Acclaimed jazz vocal stylist Tierney Sutton joins Shelly Berg, chair of USC Thornton jazz studies, for an evening of jazz standards and original compositions. (213-740-2584)
Oct. 5, 8 p.m., Alfred Newman Recital Hall, $7 general, $4 seniors and students.

Pianist Alan Smith. (213-740-2584)
Oct. 17, 8 p.m., Alfred Newman Recital Hall, $7 general, $4 seniors and students.

Guitarist Brian Head. (213-740-2584)
Oct. 29, 7 p.m., Alfred Newman Recital Hall, $7 general, $4 seniors and students.

Cellist Ronald Leonard. (213-740-2584)
Nov. 12, 3 p.m., Alfred Newman Recital Hall, $7 general, $4 seniors and students.

Thornton Chamber Orchestra
Conducted by the orchestra’s artistic director Yehuda Gilad, the performance features cellist and Thornton faculty member Ronald Leonard in a program of Rossini’s Cener-entola Overture, Beethoven’s Symphony No. 8 and Wiesenberg’s Concerto for Cello and String Orchestra. (213-740-2584)
Sept. 22, 8 p.m., Alfred Newman Recital Hall, $7 general, $4 seniors and students.

The Thornton Chamber Orchestra’s second concert features violinist Yang Li in Barber’s Violin Concerto and Mendel-ssohn’s Symphony No. 3. Yehuda Gilad directs. (213-740-2584)
Oct. 27, 8 p.m., Alfred Newman Recital Hall, $7 general, $4 seniors and students.

Thornton Jazz Orchestra
“Separate Traditions, One Voice”: an innovative program of original music by the faculties of the Thornton classical composition department and the Thornton jazz department. All the pieces will be performed by Thornton’s newest ensemble, the Thornton Jazz Orchestra, directed by Shelly Berg. (213-740-2584)
Sept. 26, 8 p.m., Alfred Newman Recital Hall, $7 general, $4 seniors and students.

Thornton Contemporary Music Ensemble
Guest composer and pianist Joan Tower presents the West Coast premiere of her “Rainwaves.” Also on the program are Tower’s “Très Lent” and “Noon Dance.” The Thornton Contemporary Music En-semble is directed by Donald Crockett. (213-740-2584)
Oct. 3, 8 p.m., Alfred Newman Recital Hall, $7 general, $4 seniors and students.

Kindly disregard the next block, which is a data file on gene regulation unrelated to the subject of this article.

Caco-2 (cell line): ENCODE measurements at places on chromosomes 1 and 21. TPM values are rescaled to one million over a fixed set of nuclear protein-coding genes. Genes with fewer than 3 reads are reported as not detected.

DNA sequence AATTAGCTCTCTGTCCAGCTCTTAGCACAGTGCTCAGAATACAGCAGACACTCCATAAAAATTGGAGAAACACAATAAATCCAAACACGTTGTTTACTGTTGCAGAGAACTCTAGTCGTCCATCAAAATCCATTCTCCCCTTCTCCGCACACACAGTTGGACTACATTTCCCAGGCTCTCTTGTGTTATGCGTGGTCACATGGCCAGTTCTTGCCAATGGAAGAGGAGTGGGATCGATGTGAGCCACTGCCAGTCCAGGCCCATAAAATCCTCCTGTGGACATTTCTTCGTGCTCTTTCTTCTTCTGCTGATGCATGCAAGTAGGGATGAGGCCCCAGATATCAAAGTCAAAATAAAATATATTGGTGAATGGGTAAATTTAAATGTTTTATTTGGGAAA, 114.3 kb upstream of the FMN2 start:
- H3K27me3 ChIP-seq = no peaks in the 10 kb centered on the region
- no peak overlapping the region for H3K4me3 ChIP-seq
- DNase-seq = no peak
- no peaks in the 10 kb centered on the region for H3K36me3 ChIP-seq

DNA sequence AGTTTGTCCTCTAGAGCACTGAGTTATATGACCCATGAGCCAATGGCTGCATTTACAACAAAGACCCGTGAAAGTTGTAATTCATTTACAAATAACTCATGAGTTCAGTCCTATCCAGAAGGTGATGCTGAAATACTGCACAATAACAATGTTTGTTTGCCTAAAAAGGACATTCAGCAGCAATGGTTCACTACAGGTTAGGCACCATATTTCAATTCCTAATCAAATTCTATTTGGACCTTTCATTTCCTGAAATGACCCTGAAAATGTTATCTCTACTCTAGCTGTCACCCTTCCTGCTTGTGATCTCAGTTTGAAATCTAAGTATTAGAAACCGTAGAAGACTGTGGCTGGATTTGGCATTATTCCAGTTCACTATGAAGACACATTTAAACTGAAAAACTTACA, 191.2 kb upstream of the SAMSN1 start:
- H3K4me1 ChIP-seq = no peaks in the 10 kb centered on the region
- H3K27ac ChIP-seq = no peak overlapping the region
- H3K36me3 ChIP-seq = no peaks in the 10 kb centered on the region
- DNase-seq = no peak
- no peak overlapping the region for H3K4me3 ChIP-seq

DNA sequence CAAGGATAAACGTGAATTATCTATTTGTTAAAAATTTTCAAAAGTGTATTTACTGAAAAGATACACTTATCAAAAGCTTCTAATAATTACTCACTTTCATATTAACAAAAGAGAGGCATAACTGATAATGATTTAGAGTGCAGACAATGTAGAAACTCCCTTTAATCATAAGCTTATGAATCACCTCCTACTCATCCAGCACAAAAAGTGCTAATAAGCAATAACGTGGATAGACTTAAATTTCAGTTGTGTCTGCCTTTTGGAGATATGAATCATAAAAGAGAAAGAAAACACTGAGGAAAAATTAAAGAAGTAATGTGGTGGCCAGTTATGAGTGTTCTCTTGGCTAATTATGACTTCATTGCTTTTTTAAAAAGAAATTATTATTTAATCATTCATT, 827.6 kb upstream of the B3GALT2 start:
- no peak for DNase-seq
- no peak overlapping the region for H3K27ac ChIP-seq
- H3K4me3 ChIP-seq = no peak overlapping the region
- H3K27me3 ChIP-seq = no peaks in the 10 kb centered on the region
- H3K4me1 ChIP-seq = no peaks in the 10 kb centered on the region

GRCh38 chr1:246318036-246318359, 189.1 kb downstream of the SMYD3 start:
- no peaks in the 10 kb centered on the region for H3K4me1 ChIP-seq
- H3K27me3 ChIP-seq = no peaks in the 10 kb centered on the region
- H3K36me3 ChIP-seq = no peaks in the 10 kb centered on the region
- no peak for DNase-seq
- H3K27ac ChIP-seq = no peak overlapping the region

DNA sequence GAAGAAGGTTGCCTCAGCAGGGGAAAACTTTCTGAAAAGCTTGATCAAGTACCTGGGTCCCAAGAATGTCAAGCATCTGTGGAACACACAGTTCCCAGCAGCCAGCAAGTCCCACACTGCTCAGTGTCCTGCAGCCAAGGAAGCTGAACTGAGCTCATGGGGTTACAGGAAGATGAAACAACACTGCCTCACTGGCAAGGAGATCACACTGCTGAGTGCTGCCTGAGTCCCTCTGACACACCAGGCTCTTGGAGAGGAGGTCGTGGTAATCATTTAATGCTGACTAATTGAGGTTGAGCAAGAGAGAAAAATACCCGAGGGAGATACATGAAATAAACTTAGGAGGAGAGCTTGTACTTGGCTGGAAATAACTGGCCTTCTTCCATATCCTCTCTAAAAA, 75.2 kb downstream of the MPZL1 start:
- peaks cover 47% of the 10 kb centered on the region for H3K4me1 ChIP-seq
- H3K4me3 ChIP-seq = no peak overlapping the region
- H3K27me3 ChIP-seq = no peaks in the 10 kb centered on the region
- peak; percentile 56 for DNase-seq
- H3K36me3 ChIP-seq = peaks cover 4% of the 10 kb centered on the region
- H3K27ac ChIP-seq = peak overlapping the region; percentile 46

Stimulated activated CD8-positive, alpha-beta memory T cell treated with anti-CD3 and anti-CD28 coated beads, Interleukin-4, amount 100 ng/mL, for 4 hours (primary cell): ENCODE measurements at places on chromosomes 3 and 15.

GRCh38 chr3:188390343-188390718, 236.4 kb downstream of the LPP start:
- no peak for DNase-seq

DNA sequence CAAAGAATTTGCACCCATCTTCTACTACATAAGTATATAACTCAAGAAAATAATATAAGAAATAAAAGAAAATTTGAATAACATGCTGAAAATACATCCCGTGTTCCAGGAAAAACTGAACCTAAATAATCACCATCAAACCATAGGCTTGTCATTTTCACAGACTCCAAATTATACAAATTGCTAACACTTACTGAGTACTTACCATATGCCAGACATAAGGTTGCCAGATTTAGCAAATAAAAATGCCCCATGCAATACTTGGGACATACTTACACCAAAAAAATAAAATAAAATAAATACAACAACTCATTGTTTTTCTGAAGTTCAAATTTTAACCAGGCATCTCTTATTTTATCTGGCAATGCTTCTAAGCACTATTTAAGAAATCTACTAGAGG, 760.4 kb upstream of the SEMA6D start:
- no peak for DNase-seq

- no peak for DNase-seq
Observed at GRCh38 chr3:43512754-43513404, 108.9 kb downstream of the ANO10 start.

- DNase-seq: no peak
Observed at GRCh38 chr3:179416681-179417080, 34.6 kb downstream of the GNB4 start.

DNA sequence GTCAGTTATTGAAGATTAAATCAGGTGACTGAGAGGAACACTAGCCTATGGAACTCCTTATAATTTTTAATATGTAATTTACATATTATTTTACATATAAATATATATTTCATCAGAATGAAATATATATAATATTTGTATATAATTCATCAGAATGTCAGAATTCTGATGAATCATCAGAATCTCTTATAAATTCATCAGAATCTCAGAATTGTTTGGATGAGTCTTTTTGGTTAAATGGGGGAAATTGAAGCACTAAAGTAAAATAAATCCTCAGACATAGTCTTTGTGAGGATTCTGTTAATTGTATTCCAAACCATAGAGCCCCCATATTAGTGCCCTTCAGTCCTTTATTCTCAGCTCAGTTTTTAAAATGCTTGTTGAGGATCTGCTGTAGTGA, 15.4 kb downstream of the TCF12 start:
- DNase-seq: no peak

Thornton Symphony
Sergiu Comissiona, principal conductor, leads the symphony in a program featuring works by Shostakovich, Dvo&Mac255;rák and USC Thornton School composer-in-residence Joan Tower. (213-740-2584)
Oct. 6, 8 p.m., Bovard Auditorium, $10 general, $5 seniors and students.

Featuring world-renowned pianist Daniel Pollack in Rachmaninov’s Piano Concerto No. 2 and the Brahms/Schoenberg Piano Quartet in G. Sergiu Comissiona, principal conductor. (213-740-2584)
Nov. 3, 8 p.m., Bovard Auditorium, $10 general, $5 seniors and students.

Ensemble Haydn-Berlin with Emmanuel Pahud
Thirty-year-old Emmanuel Pahud, who was trained in the French school of flute playing and has been principal flutist of the Berlin Philharmonic Orchestra for the past six years, joins the renowned Ensem-ble Haydn-Berlin for an evening that includes Haydn’s Symphony No. 22 in E Flat and Concerto for Flute and Orchestra, Honneger’s Concerto da Camera for Flute and English Horn and Mozart’s Symphony No. 28 in C. (213-740-2167)
Oct. 11, 7 p.m., Bovard Auditorium, $15 general, $8 seniors.

Thornton Early Music Ensemble
James Tyler directs “Musica Dolce e Stra-vagante,” a program of Roman and Nea-politan songs, dances and chamber music from the early 17th century. The ensemble comprises 21 musicians playing on period instruments. (213-740-2584)
Oct. 13, 8 p.m., Newman Recital Hall, free.

Fall Festival of Choirs
The Church, Concert and Oriana choirs – conducted by William Dehning, Lynn Bielefelt and David Wilson. (213-740-7418)
Oct. 22, 4 p.m., call for location, free.

Thornton Percussion Ensemble
Directed by Erik Forrester, the acclaimed ensemble performs a wide variety of modern works – ranging from Chinese opera to Hindu burial rituals – on special microtonal instruments. (213-740-2584)
Nov. 6, 7:30 p.m., Alfred Newman Recital Hall, $7 general, $4 seniors and students.

USC Thornton School of Music Composition Department Recital
An evening of chamber music by USC
student composers. (213-740-2584)
Nov. 8, 8 p.m., Newman Recital Hall, free.


Film

Hitch 101
The USC School of Cinema-Television and the USC Arts Initiative celebrate the filmic master of suspense and father of the thriller – who else but the inimitable Alfred Hitchcock? – on the 101st anniversary of his birth. A retrospective festival showcases his œuvre and runs concurrently with a Hitchcock class taught by Drew Casper, holder of the Alma and Alfred Hitchcock Chair in American Film. Between the course and the festival, nearly every extant Hitchcock film will be screened, from the early silent films made in Britain in the ’20s to the cult classics and masterpieces produced at the height of his career. (213-740-2167)